BootstrapNAS has extensible training and search modules that allow for efficient super-network optimization and subnetwork search. It improves developers’ productivity, requiring a fraction of the time that hand-crafted approaches require.
The transformation of the original model into a super-network guarantees that the maximal subnetwork has a similar cost and maintains comparable accuracy to the original model. Intel Labs research demonstrates that optimizing AI models with BootstrapNAS can result in 11x better performance while maintaining a high level of accuracy.
For a more detailed look at the optimization capabilities of BootstrapNAS, please watch our video.
Intel Labs continues to look for ways to mitigate the bottlenecks caused by increasingly large models and search spaces. Partnering with OpenVINO, Intel Labs is designing an approach that combines pruning, quantization, and distillation into a single optimization that can be directly deployed on most Intel devices without any manual model translation. This approach will have significant throughput improvement on Intel Xeon processors across transformers for different data modalities. The capability will be released soon as part of the OpenVINO™ toolkit.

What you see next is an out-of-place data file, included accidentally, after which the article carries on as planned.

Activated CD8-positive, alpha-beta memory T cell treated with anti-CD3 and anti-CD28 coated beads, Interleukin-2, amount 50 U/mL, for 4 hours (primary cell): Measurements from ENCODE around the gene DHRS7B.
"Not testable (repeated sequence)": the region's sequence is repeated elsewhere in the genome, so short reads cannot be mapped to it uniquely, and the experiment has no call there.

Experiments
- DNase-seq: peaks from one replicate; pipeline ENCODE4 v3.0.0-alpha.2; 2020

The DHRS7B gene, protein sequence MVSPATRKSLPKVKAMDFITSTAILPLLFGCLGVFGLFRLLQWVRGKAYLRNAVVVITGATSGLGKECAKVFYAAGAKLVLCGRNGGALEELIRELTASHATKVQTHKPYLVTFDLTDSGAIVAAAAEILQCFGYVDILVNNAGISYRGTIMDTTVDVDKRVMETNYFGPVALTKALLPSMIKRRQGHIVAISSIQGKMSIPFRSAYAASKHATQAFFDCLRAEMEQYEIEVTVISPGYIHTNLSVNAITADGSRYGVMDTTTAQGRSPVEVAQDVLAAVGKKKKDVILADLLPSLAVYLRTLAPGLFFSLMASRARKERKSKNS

As part of our broader vision, Intel Labs is focused on improving the efficiency of AI automation methods with techniques to make AI models more efficient. Our goals include the development of algorithmic techniques that allow sample-efficient, multiple objective searches and extended capability for joint AI accelerator-algorithm optimization. For example, our recent work on Zero-Shot NAS introduces neural architecture scoring metrics (NASM) to identify good NN designs without training them. Techniques like Zero-Shot NAS can help reduce the search space of efficient solutions and significantly reduce the time required to find an efficient AI model.
We believe that automated approaches for co-designing NN architectures and neural accelerators are needed to maximize AI system efficiency and address productivity challenges. There has been growing interest in differentiable NN-hardware co-design to enable the joint optimization of NNs and neural accelerators. To enable efficient and realizable co-design of configurable hardware accelerators with arbitrary NN search spaces, Intel Labs has created realizable hardware and neural architecture (RHNAS), which is a method that combines reinforcement learning for hardware optimization with differentiable NAS.
Finally, we are exploring ways to maintain AI quality-of-service (QoS) in a multitenant environment. As part of AutoQ future research, we are exploring:
- Dynamic co-optimization to address the noisy neighbor problem for predictable QoS.
- Methods to dynamically scale resources allocated per loads of parallel model serving.
- Methods to gracefully trade-off model quality for lower resource by switching to alternative model variants.
We believe that dynamic co-optimization of resources and models is essential for the control of QoS and maximizing TCO for service providers.